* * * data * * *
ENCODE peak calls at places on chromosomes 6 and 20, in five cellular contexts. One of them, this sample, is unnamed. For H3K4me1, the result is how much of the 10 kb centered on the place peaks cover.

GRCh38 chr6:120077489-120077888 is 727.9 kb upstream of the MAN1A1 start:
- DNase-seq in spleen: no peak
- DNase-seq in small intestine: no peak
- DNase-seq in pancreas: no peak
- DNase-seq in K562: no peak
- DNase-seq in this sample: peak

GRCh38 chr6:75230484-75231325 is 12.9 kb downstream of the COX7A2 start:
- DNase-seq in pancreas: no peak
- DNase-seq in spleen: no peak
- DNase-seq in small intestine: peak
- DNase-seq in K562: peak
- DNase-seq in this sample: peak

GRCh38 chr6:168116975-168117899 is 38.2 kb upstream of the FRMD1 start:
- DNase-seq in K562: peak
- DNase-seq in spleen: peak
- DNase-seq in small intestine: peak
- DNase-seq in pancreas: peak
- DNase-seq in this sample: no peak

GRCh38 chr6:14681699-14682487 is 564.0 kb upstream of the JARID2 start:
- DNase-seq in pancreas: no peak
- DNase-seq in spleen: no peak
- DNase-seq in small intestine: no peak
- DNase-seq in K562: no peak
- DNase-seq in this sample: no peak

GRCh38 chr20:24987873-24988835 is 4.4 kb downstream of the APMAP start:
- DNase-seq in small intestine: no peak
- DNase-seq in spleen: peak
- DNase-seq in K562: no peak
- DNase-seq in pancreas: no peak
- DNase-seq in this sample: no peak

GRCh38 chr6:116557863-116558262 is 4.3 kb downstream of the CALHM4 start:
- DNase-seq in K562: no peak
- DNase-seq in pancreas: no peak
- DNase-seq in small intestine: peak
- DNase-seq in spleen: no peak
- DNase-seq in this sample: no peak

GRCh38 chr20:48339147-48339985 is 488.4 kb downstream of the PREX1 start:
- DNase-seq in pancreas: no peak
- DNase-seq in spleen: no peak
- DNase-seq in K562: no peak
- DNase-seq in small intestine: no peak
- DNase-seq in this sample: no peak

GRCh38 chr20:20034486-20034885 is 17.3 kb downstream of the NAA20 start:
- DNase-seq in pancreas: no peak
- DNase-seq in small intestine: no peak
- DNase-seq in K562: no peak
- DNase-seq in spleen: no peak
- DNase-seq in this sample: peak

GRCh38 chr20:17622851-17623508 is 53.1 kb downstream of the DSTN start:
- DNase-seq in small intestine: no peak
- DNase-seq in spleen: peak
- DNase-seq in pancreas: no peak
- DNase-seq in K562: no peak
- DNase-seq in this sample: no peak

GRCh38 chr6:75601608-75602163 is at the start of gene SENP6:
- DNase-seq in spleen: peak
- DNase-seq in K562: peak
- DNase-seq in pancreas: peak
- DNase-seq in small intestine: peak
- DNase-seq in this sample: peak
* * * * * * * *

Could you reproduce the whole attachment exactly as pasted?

ENCODE peak calls at places on chromosomes 6 and 20, in five cellular contexts. One of them, this sample, is unnamed. For H3K4me1, the result is how much of the 10 kb centered on the place peaks cover.

GRCh38 chr6:120077489-120077888 is 727.9 kb upstream of the MAN1A1 start:
- DNase-seq in spleen: no peak
- DNase-seq in small intestine: no peak
- DNase-seq in pancreas: no peak
- DNase-seq in K562: no peak
- DNase-seq in this sample: peak

GRCh38 chr6:75230484-75231325 is 12.9 kb downstream of the COX7A2 start:
- DNase-seq in pancreas: no peak
- DNase-seq in spleen: no peak
- DNase-seq in small intestine: peak
- DNase-seq in K562: peak
- DNase-seq in this sample: peak

GRCh38 chr6:168116975-168117899 is 38.2 kb upstream of the FRMD1 start:
- DNase-seq in K562: peak
- DNase-seq in spleen: peak
- DNase-seq in small intestine: peak
- DNase-seq in pancreas: peak
- DNase-seq in this sample: no peak

GRCh38 chr6:14681699-14682487 is 564.0 kb upstream of the JARID2 start:
- DNase-seq in pancreas: no peak
- DNase-seq in spleen: no peak
- DNase-seq in small intestine: no peak
- DNase-seq in K562: no peak
- DNase-seq in this sample: no peak

GRCh38 chr20:24987873-24988835 is 4.4 kb downstream of the APMAP start:
- DNase-seq in small intestine: no peak
- DNase-seq in spleen: peak
- DNase-seq in K562: no peak
- DNase-seq in pancreas: no peak
- DNase-seq in this sample: no peak

GRCh38 chr6:116557863-116558262 is 4.3 kb downstream of the CALHM4 start:
- DNase-seq in K562: no peak
- DNase-seq in pancreas: no peak
- DNase-seq in small intestine: peak
- DNase-seq in spleen: no peak
- DNase-seq in this sample: no peak

GRCh38 chr20:48339147-48339985 is 488.4 kb downstream of the PREX1 start:
- DNase-seq in pancreas: no peak
- DNase-seq in spleen: no peak
- DNase-seq in K562: no peak
- DNase-seq in small intestine: no peak
- DNase-seq in this sample: no peak

GRCh38 chr20:20034486-20034885 is 17.3 kb downstream of the NAA20 start:
- DNase-seq in pancreas: no peak
- DNase-seq in small intestine: no peak
- DNase-seq in K562: no peak
- DNase-seq in spleen: no peak
- DNase-seq in this sample: peak

GRCh38 chr20:17622851-17623508 is 53.1 kb downstream of the DSTN start:
- DNase-seq in small intestine: no peak
- DNase-seq in spleen: peak
- DNase-seq in pancreas: no peak
- DNase-seq in K562: no peak
- DNase-seq in this sample: no peak

GRCh38 chr6:75601608-75602163 is at the start of gene SENP6:
- DNase-seq in spleen: peak
- DNase-seq in K562: peak
- DNase-seq in pancreas: peak
- DNase-seq in small intestine: peak
- DNase-seq in this sample: peak